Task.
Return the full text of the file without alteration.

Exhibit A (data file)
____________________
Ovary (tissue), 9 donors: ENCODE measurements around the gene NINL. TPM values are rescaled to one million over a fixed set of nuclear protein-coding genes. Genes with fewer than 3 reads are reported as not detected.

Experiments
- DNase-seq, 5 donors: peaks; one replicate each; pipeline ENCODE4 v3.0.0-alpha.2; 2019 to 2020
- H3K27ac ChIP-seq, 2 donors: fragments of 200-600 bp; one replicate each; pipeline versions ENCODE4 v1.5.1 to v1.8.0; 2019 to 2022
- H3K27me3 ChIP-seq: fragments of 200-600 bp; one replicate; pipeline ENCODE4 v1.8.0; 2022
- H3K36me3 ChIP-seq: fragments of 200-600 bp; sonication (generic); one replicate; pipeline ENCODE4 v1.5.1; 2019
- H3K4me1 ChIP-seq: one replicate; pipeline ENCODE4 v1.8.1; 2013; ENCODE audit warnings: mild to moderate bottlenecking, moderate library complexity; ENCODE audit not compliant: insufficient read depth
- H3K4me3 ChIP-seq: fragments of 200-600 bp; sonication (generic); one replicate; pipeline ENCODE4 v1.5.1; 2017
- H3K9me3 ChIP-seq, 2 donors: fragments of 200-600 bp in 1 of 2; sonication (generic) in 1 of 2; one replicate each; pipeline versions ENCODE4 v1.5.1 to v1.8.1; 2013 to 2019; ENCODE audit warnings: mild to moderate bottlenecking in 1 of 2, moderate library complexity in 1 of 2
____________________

Ovary (tissue), 9 donors: ENCODE measurements around the gene NINL. TPM values are rescaled to one million over a fixed set of nuclear protein-coding genes. Genes with fewer than 3 reads are reported as not detected.

Experiments
- DNase-seq, 5 donors: peaks; one replicate each; pipeline ENCODE4 v3.0.0-alpha.2; 2019 to 2020
- H3K27ac ChIP-seq, 2 donors: fragments of 200-600 bp; one replicate each; pipeline versions ENCODE4 v1.5.1 to v1.8.0; 2019 to 2022
- H3K27me3 ChIP-seq: fragments of 200-600 bp; one replicate; pipeline ENCODE4 v1.8.0; 2022
- H3K36me3 ChIP-seq: fragments of 200-600 bp; sonication (generic); one replicate; pipeline ENCODE4 v1.5.1; 2019
- H3K4me1 ChIP-seq: one replicate; pipeline ENCODE4 v1.8.1; 2013; ENCODE audit warnings: mild to moderate bottlenecking, moderate library complexity; ENCODE audit not compliant: insufficient read depth
- H3K4me3 ChIP-seq: fragments of 200-600 bp; sonication (generic); one replicate; pipeline ENCODE4 v1.5.1; 2017
- H3K9me3 ChIP-seq, 2 donors: fragments of 200-600 bp in 1 of 2; sonication (generic) in 1 of 2; one replicate each; pipeline versions ENCODE4 v1.5.1 to v1.8.1; 2013 to 2019; ENCODE audit warnings: mild to moderate bottlenecking in 1 of 2, moderate library complexity in 1 of 2